In a conversation with Tom Kolditz, Head of Doerr Institute for New Leaders, ex-professor of leadership at Yale University and former leadership officer at West Point Military Academy with the rank of Brigadier General, he explained at a client forum of Odgers Berndtson in Austin, Texas, that he is convinced that 75% of leadership is due to learned behaviour and only 24%-31% is due to genetic components.

Suitable leaders demonstrate Prof. Kolditz erstens in den kognitiven, zweitens in den Verhaltensvariablen und drittens im EQ entsprechende messbare Werte (letztere z. B. mittels Bar-On Test) auf.

When a brand new team is put together, it is important to recruit the team lead first, i.e. the CEO, who is then involved in the selection of the other team members together with the 2-3 people most important for the cooperation. Everyone who joins the team is a key person in the selection process.

Only if all members of the board or management have a good gut feeling about each other, the cultural and personal fit is right. Odgers Berndtson also ensures this in the selection process by measuring the culture in the business unit concerned and the respective candidates.

Good additional insights are also provided by psychometrically profiling the value system of each candidate. This should be coherent, but not congruent, to allow for different perspectives and controversial conversations in the search for the best solution.

2. Trust, trust, trust

As research has shown, for example, through the Project Aristotle of Alphabet shows, is "Psychological Safety", i.e. a basic trust in the group is the most important prerequisite for a high performance team. This basic trust in the group, i.e. the feeling that each individual can show themselves as they are without diminishing belonging, esteem or security is more likely to be present if each individual was born and raised with an unshakeable confidence.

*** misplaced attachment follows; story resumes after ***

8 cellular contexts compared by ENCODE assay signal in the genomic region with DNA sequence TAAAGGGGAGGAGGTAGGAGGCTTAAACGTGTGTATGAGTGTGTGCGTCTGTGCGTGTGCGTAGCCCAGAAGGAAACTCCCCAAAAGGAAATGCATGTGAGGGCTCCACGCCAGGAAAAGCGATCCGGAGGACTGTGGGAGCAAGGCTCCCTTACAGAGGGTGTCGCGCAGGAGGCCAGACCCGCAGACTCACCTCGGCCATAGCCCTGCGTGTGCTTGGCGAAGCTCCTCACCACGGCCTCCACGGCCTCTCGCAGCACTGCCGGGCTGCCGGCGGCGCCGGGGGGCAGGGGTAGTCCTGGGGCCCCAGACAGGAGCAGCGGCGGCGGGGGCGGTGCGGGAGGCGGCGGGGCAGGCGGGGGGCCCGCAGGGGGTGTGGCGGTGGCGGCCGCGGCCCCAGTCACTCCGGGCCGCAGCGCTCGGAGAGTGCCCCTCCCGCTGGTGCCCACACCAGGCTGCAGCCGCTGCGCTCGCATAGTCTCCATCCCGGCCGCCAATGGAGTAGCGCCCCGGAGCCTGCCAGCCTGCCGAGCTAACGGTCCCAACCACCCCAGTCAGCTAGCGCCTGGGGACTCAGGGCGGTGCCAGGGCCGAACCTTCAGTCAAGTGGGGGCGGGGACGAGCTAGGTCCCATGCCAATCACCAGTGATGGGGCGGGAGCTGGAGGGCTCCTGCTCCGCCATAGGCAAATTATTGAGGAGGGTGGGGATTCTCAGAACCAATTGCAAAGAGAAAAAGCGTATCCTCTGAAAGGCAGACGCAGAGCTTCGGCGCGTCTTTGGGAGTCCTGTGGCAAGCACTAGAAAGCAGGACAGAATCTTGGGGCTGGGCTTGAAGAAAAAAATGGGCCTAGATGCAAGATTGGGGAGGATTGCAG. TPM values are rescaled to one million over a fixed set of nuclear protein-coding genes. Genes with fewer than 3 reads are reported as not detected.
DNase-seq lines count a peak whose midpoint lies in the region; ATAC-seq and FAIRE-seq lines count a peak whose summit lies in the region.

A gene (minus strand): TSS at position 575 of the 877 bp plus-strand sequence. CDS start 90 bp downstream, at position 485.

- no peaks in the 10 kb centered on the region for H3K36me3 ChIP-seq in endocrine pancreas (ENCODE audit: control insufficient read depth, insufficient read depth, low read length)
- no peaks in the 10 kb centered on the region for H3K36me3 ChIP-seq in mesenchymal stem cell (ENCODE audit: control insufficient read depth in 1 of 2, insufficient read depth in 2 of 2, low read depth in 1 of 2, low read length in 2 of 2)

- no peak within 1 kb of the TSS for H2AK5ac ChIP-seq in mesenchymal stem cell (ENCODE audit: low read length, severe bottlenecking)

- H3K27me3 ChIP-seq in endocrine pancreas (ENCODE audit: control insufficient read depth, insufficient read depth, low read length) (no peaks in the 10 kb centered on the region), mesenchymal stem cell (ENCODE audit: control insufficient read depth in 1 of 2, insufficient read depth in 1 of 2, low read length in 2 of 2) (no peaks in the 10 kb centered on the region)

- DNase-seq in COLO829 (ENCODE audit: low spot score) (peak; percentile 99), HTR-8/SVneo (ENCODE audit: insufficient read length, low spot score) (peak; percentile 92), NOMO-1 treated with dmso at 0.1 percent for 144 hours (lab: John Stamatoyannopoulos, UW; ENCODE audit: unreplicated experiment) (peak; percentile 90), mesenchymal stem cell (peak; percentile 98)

Stephen M.R. Covey describes in his book "Speed through Confidence" a healthy self-confidence as a prerequisite for healthy relational trust. Healthy self-confidence goes hand in hand with healthy self-esteem, i.e. "I am worth something, no matter what I achieve." This grows in every person in their first years of life, if the family and social environment contributes to it.

As a result, building trust - in each team member in themselves and in the other team members, as well as interacting with each other - is the foundation on which to build. In practice, this is done through a combination of personal coaching and through Team development.

So that this pronounced basis of trust also endures when there are personnel changes in the team, the selection process, the onboarding or integration of new team members, but also the process of leaving are of central importance. Each of these processes takes time and the commitment of the whole team. At the same time, it also demands a very large willingness to change of each individual. This willingness to change, in turn, is easier because there is so much trust in each other and in each individual.

3. Develop a vision for which everyone is on fire